The Band That Killed Psychedelic Rock

This article is a collaborative effort, crafted and edited by a team of dedicated professionals.

Contributors: Andranick Tanguiane, Fred Lerdahl,


The Band That Killed Psychedelic Rock is a new book by journalist Dan Epstein. It’s a fascinating look at how the popular music genre was destroyed by the very people who created it.

The Birth of Psychedelic Rock

Psychedelic rock, often called simply psychedelic rock or psych rock, is a style of rock music that attempted to replicate the effects of psychedelic drugs. It often used new recording techniques and effects, such as feedback and distortion, created a new musical style.

The Beatles and the British Invasion

In 1964, the Beatles came to America and started the British Invasion. The band’s arrival had a profound and lasting effect on the development of psychedelic rock. The Beatles were not the only British band to make an impact on American popular culture, but they were by far the most popular and influential during the 1960s.

The Beatles’ first album, Please Please Me, was released in 1963 and quickly rose to the top of the charts in both Britain and America. The album featured a number of songs with psychedelic elements, including “I Saw Her Standing There,” “She Loves You,” and “I Want To Hold Your Hand.” These songs would serve as examples for other bands looking to create their own psychedelic sound.

The band’s popularity continued to grow with each successive release. In 1965, they released their second album, With The Beatles, which included the song “Yesterday.” This song, written by Paul McCartney, featured a more personal and introspective lyrical style that would become synonymous with psychedelic music.

The Beatles’ third album, A Hard Day’s Night, was released in 1964 and showcased the band’s increasingly sophisticated songwriting ability. The album included the song “A Day In The Life,” which contained one of the most famous uses of backward masking in popular music. The backwards message at the end of the song, when played forwards, says “Turn me on dead man.” This phrase would later be used as an homage to John Lennon by George Harrison on his 1974 solo album Dark Horse.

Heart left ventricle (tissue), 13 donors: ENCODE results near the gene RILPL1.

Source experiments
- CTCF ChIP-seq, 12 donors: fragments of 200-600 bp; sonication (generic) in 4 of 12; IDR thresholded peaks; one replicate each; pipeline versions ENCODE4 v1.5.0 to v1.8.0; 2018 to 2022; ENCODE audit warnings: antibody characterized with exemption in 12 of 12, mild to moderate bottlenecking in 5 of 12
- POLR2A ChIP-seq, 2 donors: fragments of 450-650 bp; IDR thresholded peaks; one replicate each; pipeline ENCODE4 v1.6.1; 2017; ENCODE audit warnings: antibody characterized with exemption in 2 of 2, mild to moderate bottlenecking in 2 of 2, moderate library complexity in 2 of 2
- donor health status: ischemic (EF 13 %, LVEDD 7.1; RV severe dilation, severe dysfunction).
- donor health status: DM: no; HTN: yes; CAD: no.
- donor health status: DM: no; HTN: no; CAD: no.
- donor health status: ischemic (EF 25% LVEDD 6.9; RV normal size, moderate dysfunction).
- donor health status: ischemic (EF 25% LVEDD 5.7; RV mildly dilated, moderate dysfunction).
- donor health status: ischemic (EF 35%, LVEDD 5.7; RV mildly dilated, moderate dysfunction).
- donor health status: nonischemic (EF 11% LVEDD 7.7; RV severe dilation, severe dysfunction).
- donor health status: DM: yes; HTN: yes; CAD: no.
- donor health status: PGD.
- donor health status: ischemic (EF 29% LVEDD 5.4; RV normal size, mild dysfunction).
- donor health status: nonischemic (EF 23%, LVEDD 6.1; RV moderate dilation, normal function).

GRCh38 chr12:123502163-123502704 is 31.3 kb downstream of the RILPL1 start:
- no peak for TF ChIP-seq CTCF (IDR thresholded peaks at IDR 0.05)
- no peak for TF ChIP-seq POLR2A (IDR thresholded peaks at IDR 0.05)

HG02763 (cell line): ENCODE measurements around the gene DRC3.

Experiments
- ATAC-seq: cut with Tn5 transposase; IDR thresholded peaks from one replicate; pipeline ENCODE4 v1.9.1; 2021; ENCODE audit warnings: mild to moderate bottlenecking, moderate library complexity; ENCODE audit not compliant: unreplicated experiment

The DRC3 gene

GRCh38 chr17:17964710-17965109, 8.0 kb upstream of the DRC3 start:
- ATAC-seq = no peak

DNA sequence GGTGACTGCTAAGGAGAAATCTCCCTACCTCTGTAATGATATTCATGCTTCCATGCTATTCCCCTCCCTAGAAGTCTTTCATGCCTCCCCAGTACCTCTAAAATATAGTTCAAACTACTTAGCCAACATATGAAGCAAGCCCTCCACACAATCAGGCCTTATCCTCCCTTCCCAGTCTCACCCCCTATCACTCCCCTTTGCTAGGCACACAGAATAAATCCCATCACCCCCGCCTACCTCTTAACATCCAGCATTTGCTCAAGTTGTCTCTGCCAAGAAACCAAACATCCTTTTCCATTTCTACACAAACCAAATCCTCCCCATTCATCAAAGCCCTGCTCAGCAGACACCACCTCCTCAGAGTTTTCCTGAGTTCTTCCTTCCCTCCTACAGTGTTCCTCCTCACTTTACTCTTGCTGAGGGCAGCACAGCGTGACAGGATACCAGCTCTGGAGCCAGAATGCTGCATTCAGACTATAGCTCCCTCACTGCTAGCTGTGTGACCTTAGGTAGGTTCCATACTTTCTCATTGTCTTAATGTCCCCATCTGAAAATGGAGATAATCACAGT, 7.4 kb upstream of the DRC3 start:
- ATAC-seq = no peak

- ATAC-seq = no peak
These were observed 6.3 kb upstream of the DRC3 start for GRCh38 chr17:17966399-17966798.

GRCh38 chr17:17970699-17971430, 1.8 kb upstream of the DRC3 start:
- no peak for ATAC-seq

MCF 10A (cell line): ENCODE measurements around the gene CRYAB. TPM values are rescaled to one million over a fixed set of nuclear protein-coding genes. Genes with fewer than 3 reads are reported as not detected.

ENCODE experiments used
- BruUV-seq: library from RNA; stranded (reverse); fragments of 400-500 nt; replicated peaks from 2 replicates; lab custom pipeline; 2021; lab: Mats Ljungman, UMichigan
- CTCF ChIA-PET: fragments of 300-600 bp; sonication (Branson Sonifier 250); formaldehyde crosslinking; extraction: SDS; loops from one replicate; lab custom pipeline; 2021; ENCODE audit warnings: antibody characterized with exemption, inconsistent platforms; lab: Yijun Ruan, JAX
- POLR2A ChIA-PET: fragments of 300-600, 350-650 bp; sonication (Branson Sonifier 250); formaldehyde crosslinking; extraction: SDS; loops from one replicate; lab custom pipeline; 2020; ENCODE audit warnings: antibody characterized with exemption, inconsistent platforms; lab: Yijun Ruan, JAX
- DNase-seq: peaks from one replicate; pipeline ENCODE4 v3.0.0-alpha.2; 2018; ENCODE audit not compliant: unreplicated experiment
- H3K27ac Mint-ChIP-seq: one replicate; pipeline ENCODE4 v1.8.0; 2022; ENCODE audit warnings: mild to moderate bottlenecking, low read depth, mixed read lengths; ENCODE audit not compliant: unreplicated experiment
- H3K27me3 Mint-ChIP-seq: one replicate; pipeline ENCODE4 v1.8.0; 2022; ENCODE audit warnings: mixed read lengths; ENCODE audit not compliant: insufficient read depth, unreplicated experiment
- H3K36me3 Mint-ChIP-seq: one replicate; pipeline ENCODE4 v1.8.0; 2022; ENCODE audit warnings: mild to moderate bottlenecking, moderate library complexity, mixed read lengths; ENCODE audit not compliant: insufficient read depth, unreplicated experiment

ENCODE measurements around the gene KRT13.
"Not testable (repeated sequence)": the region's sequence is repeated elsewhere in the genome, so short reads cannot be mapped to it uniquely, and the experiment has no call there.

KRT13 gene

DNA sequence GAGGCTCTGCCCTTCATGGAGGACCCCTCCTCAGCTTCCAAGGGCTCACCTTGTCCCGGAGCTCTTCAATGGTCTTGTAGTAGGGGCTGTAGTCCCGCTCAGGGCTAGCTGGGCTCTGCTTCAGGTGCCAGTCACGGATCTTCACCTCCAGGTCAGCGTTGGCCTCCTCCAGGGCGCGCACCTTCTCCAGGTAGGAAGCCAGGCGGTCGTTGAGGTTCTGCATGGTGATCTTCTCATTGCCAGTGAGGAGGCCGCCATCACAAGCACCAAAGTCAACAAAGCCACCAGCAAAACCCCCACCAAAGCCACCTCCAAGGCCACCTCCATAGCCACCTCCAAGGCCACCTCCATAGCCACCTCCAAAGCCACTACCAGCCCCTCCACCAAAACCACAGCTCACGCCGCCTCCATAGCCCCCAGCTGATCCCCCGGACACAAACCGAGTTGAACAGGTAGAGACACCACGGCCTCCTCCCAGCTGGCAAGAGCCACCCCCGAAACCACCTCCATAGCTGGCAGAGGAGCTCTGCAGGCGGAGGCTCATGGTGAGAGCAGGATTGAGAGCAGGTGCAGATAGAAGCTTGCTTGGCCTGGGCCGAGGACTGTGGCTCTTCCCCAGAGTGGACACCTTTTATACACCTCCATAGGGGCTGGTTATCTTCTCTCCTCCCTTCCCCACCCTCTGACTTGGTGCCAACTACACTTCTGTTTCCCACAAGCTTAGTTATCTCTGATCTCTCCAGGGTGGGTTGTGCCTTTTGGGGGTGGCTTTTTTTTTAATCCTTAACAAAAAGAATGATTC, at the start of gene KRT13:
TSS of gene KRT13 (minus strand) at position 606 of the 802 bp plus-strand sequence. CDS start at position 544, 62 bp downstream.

The Beatles’ fourth album, Beatles For Sale, was released in 1964 and contained a number of songs with drug references, including “Doctor Robert” and “I’m Only Sleeping.” These songs further cemented the connection between psychedelia and mind-altering substances.

The release of Rubber Soul in 1965 marked a turning point for the band sonically. The album featured a more mature lyrical style and a more experimental approach to sound production. This new direction was continued on Revolver, which was released in 1966 and is widely considered to be one of the greatest albums ever made. Revolver featured a number of classic psychedelic songs like “Tomorrow Never Knows” and “Yellow Submarine.”

The Beatles’ final studio album, Abbey Road, was released in 1969 and contained some of their most overtly psychedelic material. The album included such classics as “Come Together,” “Because,” and “Here Comes The Sun.” Abbey Road would be the last time John Lennon would record with the band before his untimely death in 1980.

The San Francisco Sound

The San Francisco Sound refers to rock music performed live and recorded by San Francisco-based rock groups of the mid-1960s to early 1970s. It was associated with the counterculture of the time and was distinguished by its extended compositions,towering amplifier feedback, eclectic tastes in non-rock music, use of drugs and activism, and elaborate live shows.

The San Francisco sound was nevertheless influential far beyond the Bay Area. Psychedelic rock bands from all over the world, including the United Kingdom and United States, adopted many of its innovations. The genre’s worldwide popularity led to a “British invasion” of San Francisco in 1967, when British bands such as The Beatles, The Rolling Stones, and Cream visited to play at the Fillmore Auditorium and other venues.

The Death of Psychedelic Rock

The band didn’t actually kill psychedelic rock. It was the sound that did it. Psychedelic rock was dying a slow, painful death by the time the band came along. The band just expedited its demise.

The demise of the Haight-Ashbury scene

The Haight-Ashbury scene, which was the epicenter of the American psychedelic rock movement in the 1960s, began to lose its luster in the early 1970s. By 1974, many of the seminal psychedelic rock bands had disbanded or relocated, and the Fillmore West, one of the most famous concert venues associated with the genre, closed its doors for good.

The death of psychedelic rock can be traced back to a number of factors, including the commercialization of the music industry, changing attitudes about drug use, and increasing opposition from law enforcement. The end of the Vietnam War also played a role, as many young people who had been drafted into military service returned home from overseas and lost interest in the countercultural lifestyle.

Whatever the reasons for its demise, psychedelic rock left a lasting legacy on popular music. The distinct sound and style of this genre inspired subsequent generations of musicians, and its influence can still be heard in today’s music.